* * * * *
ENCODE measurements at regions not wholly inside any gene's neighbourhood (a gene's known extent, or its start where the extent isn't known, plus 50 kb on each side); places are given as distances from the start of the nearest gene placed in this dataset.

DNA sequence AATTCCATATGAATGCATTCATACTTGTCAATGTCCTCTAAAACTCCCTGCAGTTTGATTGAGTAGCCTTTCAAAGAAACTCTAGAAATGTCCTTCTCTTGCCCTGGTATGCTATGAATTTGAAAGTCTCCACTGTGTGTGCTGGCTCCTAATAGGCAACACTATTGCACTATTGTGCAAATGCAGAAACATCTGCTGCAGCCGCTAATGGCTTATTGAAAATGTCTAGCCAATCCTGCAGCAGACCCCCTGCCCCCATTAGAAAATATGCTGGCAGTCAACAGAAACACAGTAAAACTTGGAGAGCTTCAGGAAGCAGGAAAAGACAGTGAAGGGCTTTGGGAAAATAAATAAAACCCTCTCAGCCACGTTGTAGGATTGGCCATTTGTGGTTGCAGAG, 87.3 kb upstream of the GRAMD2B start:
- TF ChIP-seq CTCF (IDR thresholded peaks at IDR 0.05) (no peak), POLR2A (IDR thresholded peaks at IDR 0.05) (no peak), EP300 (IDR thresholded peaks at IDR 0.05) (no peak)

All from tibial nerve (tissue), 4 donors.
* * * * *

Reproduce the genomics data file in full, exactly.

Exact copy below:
ENCODE measurements at regions not wholly inside any gene's neighbourhood (a gene's known extent, or its start where the extent isn't known, plus 50 kb on each side); places are given as distances from the start of the nearest gene placed in this dataset.

DNA sequence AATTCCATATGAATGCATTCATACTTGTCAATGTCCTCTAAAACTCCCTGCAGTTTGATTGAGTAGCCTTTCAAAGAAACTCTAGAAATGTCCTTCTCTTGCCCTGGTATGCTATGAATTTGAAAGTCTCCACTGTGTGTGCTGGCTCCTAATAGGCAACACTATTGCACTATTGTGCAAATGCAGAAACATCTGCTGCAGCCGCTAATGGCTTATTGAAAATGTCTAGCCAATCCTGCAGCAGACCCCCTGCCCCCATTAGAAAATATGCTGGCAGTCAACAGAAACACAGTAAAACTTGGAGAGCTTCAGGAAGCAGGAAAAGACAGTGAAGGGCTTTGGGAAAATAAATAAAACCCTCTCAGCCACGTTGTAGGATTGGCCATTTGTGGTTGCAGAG, 87.3 kb upstream of the GRAMD2B start:
- TF ChIP-seq CTCF (IDR thresholded peaks at IDR 0.05) (no peak), POLR2A (IDR thresholded peaks at IDR 0.05) (no peak), EP300 (IDR thresholded peaks at IDR 0.05) (no peak)

All from tibial nerve (tissue), 4 donors.